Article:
I dare you to train for a marathon and not have it change your life. -Susan Sidoriak
What I knew when I registered for PE 1262: Marathon Training offered at the University of Minnesota through the School of Kinesiology was the following:
- Eau Claire, Wisconsin
- May 3, 2015
- 7:30 a.m.
- 26.2 miles
What I did not know was that running a marathon would be the hardest final I have ever taken as a college student.
Running a marathon was on my bucket list and I admit, yes, that I voluntarily registered for the class. With little thought as to what I would be subjecting myself to, I deftly fielded common reactions from others as they professed confusion to the effect of… “Why? What is wrong with you? Running a marathon is crazy!” Upon finishing the marathon and looking back at the past five months of training, I must confess the task at hand was, in fact, a little crazy.
It was hard, nearly impossible, actually, to appreciate my progress and how I was growing as a person, to see the end, and to keep my head up in the midst of the training along with the not exactly atypical college student stressors of school, work, and the question of life after graduation. Now, as I reflect on the semester of Spring 2015, it is much easier to see it in a positive light (I am told this is also known as “Runners Amnesia”, a non-medical diagnosis for seemingly forgetting the grueling training and focusing only on the feeling of accomplishment of the race).
The training was challenging and incredibly taxing physically, mentally and emotionally. After the excitement of training for a marathon wore off around month two of training, reality set in. The Sunday long runs got longer, colder, and harder as we progressed from 14 to 16 to 18 to 20 miles and as I let myself entertain the dangerous voice in my head telling me I simply could not finish the race, that I never could. Still, somehow, quitting was simply not even a remote possibility – such a feeling partially spurred on by the fact that my final grade wavered on completion of the Eau Claire Marathon. I did not do it alone; an innumerable thanks go out to friends within the class, friends and family outside of the class, members of the Kinesiology department, instructors of the course, and volunteers selflessly giving of their time to help us run.
I have also heard that there is nothing quite like an extraordinary experience to grow friendships. The marathon training class has proved a true testament to that statement. We have run, cried, laughed, and loved each other by encouraging, listening, and sharing. I feel honored to have shared such an immense character development experience with others and to have learned valuable information concerning the logistics of running in this class. I can make no promises that I will register again for any other 26.2 endeavor although I can, however, promise to you that I have run, shared with friends the pain of -30 degree weather complete with ice frosted eyelashes and, much later in the season, sun-burnt shoulders, that we have encouraged each other upon the breach of the infamous “wall”, and that we have reached the end.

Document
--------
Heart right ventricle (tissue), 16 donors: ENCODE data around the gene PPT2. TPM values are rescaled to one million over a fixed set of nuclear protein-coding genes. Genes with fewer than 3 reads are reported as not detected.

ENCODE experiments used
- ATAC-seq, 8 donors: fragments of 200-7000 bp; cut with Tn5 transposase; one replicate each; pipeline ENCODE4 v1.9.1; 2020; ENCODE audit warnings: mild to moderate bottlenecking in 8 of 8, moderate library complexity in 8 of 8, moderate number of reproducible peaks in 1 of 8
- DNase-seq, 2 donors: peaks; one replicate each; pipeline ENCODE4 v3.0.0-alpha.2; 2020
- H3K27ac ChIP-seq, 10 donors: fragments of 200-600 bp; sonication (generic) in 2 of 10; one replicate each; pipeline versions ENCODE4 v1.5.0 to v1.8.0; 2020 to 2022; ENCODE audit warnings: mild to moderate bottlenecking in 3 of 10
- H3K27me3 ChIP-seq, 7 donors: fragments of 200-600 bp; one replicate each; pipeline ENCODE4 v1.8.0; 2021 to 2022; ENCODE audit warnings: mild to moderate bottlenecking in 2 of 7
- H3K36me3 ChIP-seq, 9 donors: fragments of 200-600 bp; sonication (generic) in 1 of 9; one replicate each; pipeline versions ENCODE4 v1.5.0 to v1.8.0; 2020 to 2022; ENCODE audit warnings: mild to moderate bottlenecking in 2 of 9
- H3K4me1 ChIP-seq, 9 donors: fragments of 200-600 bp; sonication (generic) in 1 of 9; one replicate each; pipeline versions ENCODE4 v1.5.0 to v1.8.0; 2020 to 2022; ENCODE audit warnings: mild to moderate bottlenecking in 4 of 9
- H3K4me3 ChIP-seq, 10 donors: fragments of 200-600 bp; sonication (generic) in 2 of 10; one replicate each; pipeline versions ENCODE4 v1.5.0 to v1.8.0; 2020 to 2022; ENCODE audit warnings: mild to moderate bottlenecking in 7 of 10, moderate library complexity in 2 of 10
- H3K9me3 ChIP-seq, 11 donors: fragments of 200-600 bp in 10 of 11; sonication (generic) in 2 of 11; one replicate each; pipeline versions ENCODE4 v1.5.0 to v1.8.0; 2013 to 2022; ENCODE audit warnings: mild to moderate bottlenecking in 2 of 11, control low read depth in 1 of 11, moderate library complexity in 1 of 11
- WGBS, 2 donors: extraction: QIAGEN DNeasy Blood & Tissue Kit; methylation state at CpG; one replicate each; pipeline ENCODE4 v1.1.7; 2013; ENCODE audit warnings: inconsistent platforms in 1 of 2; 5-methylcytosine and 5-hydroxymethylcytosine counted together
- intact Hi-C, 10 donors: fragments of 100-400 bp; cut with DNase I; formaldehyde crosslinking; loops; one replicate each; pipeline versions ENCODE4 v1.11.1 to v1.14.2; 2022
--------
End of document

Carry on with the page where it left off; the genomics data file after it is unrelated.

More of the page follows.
Though race day was uncharacteristically hot, the majority of us did not achieve our expected finishing time, and four students were unable to finish, the seventh year of PE 1262 remains an unforgettable one with a few noteworthy mentionables:
- this years class was co-taught by Dr. Christopher Lundstrom and Dr. Stacy Ingraham
- Dr. Ingraham has taught the class since it was first offered seven years ago
- the School’s very own, Dr. Daheia-Barr Anderson participated in the class
- Fox 9 news ran a story on our class: U of M marathon training class is not for quitters
- we contributed to the record setting number of runners in the marathon
- at this point in time, seven years of PE 1262 has provided for 11 research publications
To conclude, what is the answer to the question of “What is wrong with me and the others who have reached the conclusion of this 26.2 mile journey?” We must be wrong because we are determined to challenge our best selves to become better best selves, we must be wrong not because we enjoy the blisters threatening the often overlooked beauty of our toes, but because we delight in the opportunity to grow as a group. And, we must be a little wrong then too, to say we’re glad to have signed up for this. We showed up. We ran. We put forth our best effort. We did it together.
What about you? What is challenging you to be your better best self? Let us help you. I believe you can do it, whatever it may be.
In fact, I dare you.